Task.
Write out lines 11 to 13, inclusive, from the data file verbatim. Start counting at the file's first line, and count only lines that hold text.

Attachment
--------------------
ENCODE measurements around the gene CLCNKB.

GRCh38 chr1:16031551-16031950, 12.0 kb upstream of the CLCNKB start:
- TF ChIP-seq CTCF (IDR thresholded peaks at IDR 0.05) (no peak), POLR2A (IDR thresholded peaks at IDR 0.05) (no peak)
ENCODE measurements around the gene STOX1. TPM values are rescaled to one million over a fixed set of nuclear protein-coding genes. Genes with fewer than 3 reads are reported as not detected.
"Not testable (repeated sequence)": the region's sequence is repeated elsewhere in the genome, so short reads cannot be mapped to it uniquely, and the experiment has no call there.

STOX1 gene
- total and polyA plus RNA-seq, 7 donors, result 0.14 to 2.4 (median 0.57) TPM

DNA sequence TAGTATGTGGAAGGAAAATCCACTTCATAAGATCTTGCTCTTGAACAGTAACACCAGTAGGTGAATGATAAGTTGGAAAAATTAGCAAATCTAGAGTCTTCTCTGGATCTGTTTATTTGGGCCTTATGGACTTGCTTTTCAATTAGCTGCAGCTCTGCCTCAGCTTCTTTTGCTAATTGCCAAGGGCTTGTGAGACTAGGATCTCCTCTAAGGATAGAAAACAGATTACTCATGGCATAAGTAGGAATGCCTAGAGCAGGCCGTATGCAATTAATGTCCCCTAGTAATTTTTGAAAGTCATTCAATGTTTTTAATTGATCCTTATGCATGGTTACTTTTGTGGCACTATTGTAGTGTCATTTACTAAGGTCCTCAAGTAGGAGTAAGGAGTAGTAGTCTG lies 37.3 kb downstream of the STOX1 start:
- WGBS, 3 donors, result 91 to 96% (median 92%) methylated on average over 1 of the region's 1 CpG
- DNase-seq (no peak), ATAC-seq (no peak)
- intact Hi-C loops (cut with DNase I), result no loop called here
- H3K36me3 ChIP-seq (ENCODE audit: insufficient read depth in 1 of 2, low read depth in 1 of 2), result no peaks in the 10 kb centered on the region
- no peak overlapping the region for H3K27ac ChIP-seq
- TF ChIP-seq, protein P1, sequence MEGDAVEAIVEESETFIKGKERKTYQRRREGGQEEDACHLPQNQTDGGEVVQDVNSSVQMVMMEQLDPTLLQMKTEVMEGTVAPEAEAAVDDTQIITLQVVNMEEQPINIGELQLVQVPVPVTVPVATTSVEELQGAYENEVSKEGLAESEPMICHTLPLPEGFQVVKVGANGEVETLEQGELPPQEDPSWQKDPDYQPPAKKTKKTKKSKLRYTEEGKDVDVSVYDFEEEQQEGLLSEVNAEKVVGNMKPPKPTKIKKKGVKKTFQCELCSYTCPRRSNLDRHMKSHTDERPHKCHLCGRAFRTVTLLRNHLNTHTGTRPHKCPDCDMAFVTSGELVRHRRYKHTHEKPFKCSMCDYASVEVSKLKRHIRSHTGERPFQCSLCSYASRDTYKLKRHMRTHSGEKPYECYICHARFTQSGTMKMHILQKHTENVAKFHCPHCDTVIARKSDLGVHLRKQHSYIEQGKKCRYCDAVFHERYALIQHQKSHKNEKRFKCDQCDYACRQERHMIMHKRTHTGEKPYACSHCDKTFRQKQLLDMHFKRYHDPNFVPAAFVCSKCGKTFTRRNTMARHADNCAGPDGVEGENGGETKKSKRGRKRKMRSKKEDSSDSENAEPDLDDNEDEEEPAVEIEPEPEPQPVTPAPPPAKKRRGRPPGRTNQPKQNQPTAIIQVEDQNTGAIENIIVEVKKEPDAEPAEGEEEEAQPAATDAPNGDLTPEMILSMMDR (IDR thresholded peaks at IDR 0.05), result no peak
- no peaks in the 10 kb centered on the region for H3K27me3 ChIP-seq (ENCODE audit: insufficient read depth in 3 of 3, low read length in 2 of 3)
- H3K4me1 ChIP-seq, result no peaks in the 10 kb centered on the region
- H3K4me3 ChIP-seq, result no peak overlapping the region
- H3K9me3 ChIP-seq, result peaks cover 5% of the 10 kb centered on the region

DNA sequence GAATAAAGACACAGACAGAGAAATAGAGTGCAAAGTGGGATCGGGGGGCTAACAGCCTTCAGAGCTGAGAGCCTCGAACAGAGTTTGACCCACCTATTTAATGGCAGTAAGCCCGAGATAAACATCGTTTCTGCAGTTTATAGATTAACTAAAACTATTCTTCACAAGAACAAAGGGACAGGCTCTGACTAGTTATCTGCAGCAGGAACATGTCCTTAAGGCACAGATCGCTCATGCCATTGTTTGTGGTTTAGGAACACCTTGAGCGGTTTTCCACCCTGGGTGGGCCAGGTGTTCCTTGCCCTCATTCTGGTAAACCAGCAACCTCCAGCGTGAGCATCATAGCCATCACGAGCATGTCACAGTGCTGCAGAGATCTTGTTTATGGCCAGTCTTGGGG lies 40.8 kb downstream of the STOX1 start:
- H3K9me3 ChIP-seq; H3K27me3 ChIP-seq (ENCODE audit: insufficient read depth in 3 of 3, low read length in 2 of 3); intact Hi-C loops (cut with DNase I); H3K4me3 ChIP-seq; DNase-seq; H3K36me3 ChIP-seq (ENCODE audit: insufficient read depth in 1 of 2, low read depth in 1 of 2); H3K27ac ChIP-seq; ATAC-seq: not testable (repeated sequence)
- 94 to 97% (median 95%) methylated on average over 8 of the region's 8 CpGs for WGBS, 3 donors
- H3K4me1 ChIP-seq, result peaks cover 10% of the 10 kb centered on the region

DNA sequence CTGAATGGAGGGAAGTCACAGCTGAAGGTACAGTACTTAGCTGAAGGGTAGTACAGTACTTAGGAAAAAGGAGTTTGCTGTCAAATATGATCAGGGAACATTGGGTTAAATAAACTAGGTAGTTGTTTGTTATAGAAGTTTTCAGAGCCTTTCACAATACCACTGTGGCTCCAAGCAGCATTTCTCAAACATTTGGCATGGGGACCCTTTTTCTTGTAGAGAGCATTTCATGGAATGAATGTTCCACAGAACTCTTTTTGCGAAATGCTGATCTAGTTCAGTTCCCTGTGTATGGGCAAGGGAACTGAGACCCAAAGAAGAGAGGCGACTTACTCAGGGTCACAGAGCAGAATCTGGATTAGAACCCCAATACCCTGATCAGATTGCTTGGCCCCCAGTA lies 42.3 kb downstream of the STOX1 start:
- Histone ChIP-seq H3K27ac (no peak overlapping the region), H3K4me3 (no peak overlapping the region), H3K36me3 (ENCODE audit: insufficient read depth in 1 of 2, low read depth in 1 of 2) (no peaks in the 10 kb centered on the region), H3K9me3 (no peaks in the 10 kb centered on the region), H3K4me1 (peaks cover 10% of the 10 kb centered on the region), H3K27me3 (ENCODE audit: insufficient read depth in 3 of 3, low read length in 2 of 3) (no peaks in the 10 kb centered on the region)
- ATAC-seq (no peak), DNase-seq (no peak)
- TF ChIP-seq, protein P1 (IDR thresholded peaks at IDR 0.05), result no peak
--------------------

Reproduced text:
- intact Hi-C loops (cut with DNase I), result no loop called here
- H3K36me3 ChIP-seq (ENCODE audit: insufficient read depth in 1 of 2, low read depth in 1 of 2), result no peaks in the 10 kb centered on the region
- no peak overlapping the region for H3K27ac ChIP-seq